Because a personal loan counts as an installment loan (in which you make regular fixed payments until your account is zero), while credit cards are revolving loans (in which you can pay them and then charge them back up over and over). So if you have $9,000 in credit card debt and $10,000 total limit, you’re at 90 percent utilization. But pay them off with a $9,000 personal loan (which may have a lower interest rate), and your utilization drops to zero.
Other ways to reduce your utilization include contacting the creditors with whom you have good, longstanding relationships, and request a higher credit limit. Then don’t go near that limit. More available credit — UNUSED — means lower utilization ratio. So, if you owe $5,000 and have a total limit of $10,000, your ratio is 50 percent. But add another $5,000 in available credit, and your ratio drops to a more respectable 33 percent.
Rent Reporters and “Second Chance Cards”
Often the best way to get lenders and scoring models to ignore your sordid past is to get some recent positive payment history into your report. If you’re a renter, you may be able to sign up for a service that reports your good payment history and gets it incorporated into your credit score.
And for those with no trade lines or poor credit history, a secured credit card can help put some good payment history on your report a score. Make sure that the card offers reasonable fees and that it reports your monthly payments to all three major credit bureaus — Experian, TransUnion and Equifax.
Re-aging Your Accounts
“Re-aging” means bringing a past-due account current. Your creditor would have to agree to roll your past-due amounts into your account balance. If you have been trying to get current and sending in money, but can’t come up with enough to completely catch up, ask your creditor about re-aging.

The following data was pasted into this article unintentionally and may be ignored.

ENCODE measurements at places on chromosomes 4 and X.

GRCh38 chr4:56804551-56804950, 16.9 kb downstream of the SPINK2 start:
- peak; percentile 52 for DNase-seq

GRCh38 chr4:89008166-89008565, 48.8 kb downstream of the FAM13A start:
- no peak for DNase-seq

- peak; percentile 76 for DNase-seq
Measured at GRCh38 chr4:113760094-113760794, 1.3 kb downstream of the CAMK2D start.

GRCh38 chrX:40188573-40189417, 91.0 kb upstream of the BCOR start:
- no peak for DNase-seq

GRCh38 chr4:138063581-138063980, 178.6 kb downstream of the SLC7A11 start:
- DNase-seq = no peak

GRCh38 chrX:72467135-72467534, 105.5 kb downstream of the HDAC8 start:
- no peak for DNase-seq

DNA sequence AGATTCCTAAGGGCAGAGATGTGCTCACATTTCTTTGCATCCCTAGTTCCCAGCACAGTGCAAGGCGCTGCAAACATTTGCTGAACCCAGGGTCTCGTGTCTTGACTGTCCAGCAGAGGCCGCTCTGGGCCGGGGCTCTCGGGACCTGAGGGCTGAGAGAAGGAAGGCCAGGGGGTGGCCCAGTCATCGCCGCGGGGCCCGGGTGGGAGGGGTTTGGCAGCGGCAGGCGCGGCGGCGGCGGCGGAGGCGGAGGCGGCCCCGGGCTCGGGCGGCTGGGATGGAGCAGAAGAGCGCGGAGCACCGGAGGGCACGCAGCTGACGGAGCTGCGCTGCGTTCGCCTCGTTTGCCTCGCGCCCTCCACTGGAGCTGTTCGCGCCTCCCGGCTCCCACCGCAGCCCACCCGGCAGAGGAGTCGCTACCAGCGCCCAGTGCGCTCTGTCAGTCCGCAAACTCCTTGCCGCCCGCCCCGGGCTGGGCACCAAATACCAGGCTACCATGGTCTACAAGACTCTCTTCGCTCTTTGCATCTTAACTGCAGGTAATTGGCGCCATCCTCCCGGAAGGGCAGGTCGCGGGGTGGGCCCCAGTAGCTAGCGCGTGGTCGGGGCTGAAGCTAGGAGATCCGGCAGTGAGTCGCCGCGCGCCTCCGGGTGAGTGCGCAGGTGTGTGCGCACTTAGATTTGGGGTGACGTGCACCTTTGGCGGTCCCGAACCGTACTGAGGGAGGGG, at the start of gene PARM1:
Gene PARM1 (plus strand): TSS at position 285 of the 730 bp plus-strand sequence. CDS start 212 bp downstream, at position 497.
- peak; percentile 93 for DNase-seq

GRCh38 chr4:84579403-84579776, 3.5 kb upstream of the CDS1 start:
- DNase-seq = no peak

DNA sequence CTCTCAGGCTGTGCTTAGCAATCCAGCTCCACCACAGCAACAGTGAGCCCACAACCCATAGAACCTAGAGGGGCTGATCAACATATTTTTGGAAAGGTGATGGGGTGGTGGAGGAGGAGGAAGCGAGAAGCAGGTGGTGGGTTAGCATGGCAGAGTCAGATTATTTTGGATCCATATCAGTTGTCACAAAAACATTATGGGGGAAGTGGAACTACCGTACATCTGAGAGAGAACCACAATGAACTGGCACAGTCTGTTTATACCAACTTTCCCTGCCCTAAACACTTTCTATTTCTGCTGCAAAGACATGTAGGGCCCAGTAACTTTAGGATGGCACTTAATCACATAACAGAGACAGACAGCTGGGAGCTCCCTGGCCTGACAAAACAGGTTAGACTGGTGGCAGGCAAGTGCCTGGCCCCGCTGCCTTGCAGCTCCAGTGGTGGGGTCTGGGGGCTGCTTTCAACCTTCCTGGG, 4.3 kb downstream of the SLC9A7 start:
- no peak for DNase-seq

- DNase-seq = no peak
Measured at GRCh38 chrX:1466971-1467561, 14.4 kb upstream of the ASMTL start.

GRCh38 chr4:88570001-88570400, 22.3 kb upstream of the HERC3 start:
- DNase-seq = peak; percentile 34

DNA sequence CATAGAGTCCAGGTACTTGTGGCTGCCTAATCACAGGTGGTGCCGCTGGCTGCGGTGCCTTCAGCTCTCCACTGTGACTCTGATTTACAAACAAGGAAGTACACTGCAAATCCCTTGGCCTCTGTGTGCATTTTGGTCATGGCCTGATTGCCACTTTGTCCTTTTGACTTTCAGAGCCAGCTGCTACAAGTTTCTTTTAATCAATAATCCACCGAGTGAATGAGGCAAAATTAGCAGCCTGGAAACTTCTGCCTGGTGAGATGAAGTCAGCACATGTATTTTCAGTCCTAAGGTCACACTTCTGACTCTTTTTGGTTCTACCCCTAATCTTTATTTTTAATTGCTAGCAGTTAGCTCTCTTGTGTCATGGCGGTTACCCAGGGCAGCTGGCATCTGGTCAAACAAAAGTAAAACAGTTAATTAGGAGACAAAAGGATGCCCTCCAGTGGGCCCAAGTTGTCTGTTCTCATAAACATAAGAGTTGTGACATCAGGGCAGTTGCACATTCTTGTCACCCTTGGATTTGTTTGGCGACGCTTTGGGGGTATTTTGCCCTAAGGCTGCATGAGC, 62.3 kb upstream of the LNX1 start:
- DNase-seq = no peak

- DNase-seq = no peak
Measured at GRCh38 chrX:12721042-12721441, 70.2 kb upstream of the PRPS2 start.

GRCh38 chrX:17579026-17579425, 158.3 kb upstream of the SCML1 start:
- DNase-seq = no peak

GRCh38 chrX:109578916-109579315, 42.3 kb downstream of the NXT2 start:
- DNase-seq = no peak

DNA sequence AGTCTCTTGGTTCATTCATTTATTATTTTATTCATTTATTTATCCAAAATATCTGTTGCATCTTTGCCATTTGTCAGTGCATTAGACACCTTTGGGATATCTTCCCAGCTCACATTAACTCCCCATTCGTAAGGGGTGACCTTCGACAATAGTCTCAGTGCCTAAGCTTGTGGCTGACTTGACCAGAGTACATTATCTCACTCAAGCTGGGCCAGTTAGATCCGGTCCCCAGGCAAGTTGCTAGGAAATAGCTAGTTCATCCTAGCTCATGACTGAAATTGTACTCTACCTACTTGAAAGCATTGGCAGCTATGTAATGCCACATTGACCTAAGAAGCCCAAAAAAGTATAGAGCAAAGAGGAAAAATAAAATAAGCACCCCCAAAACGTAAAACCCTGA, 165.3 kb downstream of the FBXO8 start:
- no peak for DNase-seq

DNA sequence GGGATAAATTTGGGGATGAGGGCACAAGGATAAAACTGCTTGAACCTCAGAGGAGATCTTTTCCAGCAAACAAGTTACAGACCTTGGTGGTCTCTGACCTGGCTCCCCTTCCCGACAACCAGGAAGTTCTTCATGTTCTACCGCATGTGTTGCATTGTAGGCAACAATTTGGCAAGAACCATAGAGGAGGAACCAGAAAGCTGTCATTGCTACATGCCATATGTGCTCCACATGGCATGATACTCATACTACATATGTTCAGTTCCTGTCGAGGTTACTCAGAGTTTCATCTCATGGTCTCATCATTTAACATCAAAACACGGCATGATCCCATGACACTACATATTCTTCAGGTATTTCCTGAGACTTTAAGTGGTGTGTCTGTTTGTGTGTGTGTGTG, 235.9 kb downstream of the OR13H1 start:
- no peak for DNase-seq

You have a better chance of success if you make a couple of on-time payments first, or if you have a non-profit credit counselor contact your creditor. Re-aging can instantly improve your score.
Shop For Lenders That Use The “Right” Credit Score
A single point on your credit score can make the difference between a “good” mortgage pricing tier and a”fair” one. And as the example above shows, that one point can cost you many thousands over the life of your loan.
Understand that the “educational” score you can purchase when you pull your free credit reports is not the same score that mortgage lenders will see. In fact, there are about 50 different FICO scores geared to various industries, and versions of them updated periodically. So ten different mortgage lenders may get ten difference scores for you.
You’ll likely only know their model is not the best when you get a mortgage quote that’s not as good. The good thing as that multiple mortgage lenders pulling your credit during a short time won’t kill your score (inquiries do affect your FICO but a bunch of mortgage inquiries in a short time will be treated as a single inquiry). So you can safely shop with many competing mortgage lenders to get the best deal available to you.
Article Source: The Mortgage Reports by Gina Pogol